fraughtness

It is past one in the morning and for the last few hours I have been madly trying to put the finishing touches on a job application for an academic position. Over the past several weeks I have been feeling pressure from a number of people I know to get a job in academia. From aquaintences and colleagues at the State of Industry conference to the most intimate of relationships that are very dear to me. I have felt savaged by their explicit bewilderment and brash questions about why I am not working in academia, their well-intentioned assertions that I should be an academic, and the implication that I am basically wasting my time in my current job.

All of this is probably true. Yet I realised tonight as I have been writing my responses to the Key Selection Criteria that I am basically not yet ready. My biggest problem is that I have not demonstrated my expertise. To do this I need to publish. My greatest error has been to treat academia as an intellectual pursuit. It is not. I have over-invested in my capacity to intellectualise anything, to critically engage with it, to use highly esoteric, but powerful social and philosophical theories and to develop my own conceptual tools to genuinely understand social and cultural phenomena. None of this really matters when it comes time to get a job. I need to play the game. This shall involve me going to war, to mobilise and redirect my energies in a slightly different way.

I need to publish from my PhD, rather than simply having a list of interesting but non-expertise-based scholarly and quasi-scholarly (ie blog) publications. Most of my journal articles published have little or nothing to do with the core focus of my Phd. I am beginning to understand that the ruthlessness I have been cultivating in my current capitalist workplace needs to be redirected towards myself and my intellectual pursuits. I can feel an encroaching sadness born of the fact I need to relinquish my naive appreciation of scholarly work and recognise that it must be framed in terms of the current discourse of outcomes. I need to be ruthless with my own thinking, harness it, exploit it and produce outcomes.

What are my outcomes? I need to demonstrate them. I need to go to war against myself.

Maybe I am becoming an adult.

5 thoughts on “fraughtness”

  1. me = 4 job apps (level b) in last 2 months = 4 fails.

    sigh.

    and i have ‘outcomes’. not even getting interviews for most. 🙁

  2. I don’t think you’re wasted in your current job. Experience in journalism is useful for acka positions teaching in media/cultural studies.

    …honestly, though, are you that keen to get into acadamia? I mean, the working conditions are pretty fucked up. Why not do something interesting in a related field?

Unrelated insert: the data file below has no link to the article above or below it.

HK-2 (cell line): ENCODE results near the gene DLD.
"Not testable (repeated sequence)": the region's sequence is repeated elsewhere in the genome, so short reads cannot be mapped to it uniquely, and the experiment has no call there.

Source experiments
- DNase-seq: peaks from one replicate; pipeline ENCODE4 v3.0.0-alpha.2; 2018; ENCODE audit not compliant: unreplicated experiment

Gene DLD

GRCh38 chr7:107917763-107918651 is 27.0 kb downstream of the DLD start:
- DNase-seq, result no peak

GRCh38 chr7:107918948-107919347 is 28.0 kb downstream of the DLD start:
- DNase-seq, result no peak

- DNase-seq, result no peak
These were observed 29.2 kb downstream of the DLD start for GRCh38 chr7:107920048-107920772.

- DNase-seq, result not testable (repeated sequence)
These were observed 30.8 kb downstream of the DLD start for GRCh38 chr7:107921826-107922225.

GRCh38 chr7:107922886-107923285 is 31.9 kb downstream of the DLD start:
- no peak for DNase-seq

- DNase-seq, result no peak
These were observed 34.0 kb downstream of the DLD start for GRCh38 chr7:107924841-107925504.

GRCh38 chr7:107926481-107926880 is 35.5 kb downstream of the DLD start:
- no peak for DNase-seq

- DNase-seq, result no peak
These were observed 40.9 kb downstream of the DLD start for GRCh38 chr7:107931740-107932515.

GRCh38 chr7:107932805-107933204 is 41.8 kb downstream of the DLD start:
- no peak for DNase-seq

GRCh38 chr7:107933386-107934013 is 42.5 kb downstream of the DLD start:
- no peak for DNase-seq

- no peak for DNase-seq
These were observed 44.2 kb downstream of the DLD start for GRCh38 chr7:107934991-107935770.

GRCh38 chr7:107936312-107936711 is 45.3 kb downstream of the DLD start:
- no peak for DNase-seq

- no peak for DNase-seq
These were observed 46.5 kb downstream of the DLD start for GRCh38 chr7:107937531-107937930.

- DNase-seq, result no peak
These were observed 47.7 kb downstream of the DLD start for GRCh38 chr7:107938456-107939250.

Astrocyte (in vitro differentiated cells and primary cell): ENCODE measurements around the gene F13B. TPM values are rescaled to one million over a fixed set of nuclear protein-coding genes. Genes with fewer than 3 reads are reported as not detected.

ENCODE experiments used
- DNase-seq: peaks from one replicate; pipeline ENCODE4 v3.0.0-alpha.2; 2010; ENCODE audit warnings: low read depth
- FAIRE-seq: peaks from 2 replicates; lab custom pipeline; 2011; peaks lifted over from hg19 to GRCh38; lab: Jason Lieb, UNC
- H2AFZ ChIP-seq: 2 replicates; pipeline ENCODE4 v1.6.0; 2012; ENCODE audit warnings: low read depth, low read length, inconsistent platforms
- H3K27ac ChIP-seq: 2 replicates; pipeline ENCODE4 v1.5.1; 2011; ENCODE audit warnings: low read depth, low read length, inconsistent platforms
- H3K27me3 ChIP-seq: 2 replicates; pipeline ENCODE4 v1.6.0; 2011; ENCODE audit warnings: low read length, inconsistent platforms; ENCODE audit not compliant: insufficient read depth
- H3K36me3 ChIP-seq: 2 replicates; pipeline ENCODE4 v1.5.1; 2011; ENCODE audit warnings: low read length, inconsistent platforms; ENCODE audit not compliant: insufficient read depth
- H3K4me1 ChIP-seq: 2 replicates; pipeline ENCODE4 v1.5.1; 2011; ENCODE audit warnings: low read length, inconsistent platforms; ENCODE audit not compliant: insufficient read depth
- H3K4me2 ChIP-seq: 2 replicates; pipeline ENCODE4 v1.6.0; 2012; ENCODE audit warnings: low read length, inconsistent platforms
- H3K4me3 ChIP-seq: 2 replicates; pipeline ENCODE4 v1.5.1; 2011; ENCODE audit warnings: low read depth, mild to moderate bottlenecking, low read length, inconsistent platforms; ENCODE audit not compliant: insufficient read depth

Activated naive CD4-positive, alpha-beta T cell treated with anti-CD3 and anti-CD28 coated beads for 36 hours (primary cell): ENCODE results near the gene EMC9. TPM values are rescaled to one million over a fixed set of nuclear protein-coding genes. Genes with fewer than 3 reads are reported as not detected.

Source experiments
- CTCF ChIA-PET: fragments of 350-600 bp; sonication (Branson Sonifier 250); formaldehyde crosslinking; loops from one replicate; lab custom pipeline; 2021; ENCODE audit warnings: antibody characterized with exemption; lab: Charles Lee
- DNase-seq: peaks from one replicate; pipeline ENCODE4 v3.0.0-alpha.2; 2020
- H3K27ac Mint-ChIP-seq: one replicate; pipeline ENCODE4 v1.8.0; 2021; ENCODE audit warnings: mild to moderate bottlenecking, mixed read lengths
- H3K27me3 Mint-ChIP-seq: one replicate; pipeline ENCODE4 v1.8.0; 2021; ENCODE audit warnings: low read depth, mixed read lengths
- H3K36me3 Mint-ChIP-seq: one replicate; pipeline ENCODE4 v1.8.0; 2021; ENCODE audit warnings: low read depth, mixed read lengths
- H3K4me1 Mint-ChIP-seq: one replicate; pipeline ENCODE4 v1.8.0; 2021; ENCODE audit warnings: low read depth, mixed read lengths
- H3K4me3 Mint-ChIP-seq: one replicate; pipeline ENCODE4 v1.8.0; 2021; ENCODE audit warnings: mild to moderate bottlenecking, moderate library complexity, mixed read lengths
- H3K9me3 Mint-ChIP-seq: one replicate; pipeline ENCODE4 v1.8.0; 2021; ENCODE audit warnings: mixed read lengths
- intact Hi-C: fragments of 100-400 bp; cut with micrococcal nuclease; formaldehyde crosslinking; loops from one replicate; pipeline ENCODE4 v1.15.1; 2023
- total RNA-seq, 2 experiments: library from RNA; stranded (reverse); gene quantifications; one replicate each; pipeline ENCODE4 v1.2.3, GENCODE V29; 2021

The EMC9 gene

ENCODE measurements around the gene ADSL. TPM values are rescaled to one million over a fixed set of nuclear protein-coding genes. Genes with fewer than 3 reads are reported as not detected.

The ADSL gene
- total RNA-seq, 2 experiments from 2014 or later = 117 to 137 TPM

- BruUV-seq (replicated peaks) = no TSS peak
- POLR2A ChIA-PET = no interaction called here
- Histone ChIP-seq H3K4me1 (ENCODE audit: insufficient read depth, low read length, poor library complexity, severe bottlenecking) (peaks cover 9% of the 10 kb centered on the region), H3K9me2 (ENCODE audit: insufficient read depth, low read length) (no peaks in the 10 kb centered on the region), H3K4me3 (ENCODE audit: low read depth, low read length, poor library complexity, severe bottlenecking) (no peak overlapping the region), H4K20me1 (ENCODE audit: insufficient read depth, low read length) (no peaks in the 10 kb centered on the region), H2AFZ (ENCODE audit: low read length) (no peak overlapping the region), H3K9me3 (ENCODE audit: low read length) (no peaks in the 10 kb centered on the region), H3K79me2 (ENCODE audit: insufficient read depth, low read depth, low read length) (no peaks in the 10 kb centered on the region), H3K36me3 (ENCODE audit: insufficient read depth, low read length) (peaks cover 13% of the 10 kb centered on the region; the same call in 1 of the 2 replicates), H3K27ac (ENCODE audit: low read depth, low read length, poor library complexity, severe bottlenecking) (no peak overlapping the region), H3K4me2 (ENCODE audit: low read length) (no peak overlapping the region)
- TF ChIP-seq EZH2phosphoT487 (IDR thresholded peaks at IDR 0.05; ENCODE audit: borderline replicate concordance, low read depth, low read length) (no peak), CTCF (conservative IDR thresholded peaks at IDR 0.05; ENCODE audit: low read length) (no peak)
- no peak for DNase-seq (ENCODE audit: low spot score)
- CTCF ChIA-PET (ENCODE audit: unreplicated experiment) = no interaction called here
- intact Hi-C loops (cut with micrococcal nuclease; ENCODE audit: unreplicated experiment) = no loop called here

I’ve been having similar problems: I have a badass PhD, Ma, etc etc, I _have_ published quite a bit, lots of RA, teaching experience. But I have not published a book. And here is where I’m all ‘wtf?’ Basically, you need to have had a proper acka job to _get_ a proper acka job. And when you get there, you get worked like a dog in conditions you wouldn’t tolerate in any other industry where the union had an ounce of power.

    I’ve been looking at other interesting jobs, and perhaps getting a grad dip. eg information or knowledge management. Librarian-ing, essentially, but in interesting areas: looking at public access to public collections, looking at how bodies organise their internal access to their documents (eg companies or organisations managing their collections – I’m esp interested in orgs like the ABC or commercial TV networks and the way they manage their AV collections.)
    I’ve also been looking at arts management, because I’m really interested in …. arts management (performing arts, mostly). But arts management is useful for all sorts of things, including grants bodies for the arts. I kind of flirted with the idea of urban planning, but I couldn’t hack/afford the long degree…

    … I dunno what you’re interested in, but I’ve been thinking ‘get some practical skills to complement your theoretical interests.’ So I’m really interested in digital media and community practice; hence the information management. I’m also interested in arts communities and arts policy; hence the arts management.

    I’m sure there are lots of other interesting examples. I’ve just been thinking ‘why don’t you go and _do_ all these interesting things, rather than just writing about other people doing them?’ Having a theoretical approach just makes it more interesting. And I feel that it kind of gives meaning to my theoretical work, as though I’m actually getting my finger out and getting real, putting the ideas to the test. It also feels as though actually _doing_ stuff validates my research and gives it meaning. Otherwise it’s really just theory-in-space and not of any particular use to anyone. And the one thing I want most from a job is to be useful.
    Oh, and money. I’d like some fucking money, thanks.

    Also: there are other ways of disseminating the shit we’ve learnt beyond teaching/publishing. I mean, there are more interesting ways of reaching lots of people, and of actually working _with_ other people. You don’t have to stop thinking big thoughts and writing long sentences just because you’re not in acadamia. I also think that getting out of the universities can be helpful; there’s a degree of institutionalisation that isn’t hugely helpful when you’re wanting to _learn_ about other people and the shit they’re into.

    …incidentally, I think your current writing work is really influencing your writing on this blog. A couple of your latest posts have been really really good. Surely the non-aca writing has contributed? I mean, maybe your current job is doing really good things for your writing and thinking skills? Also: money = good.

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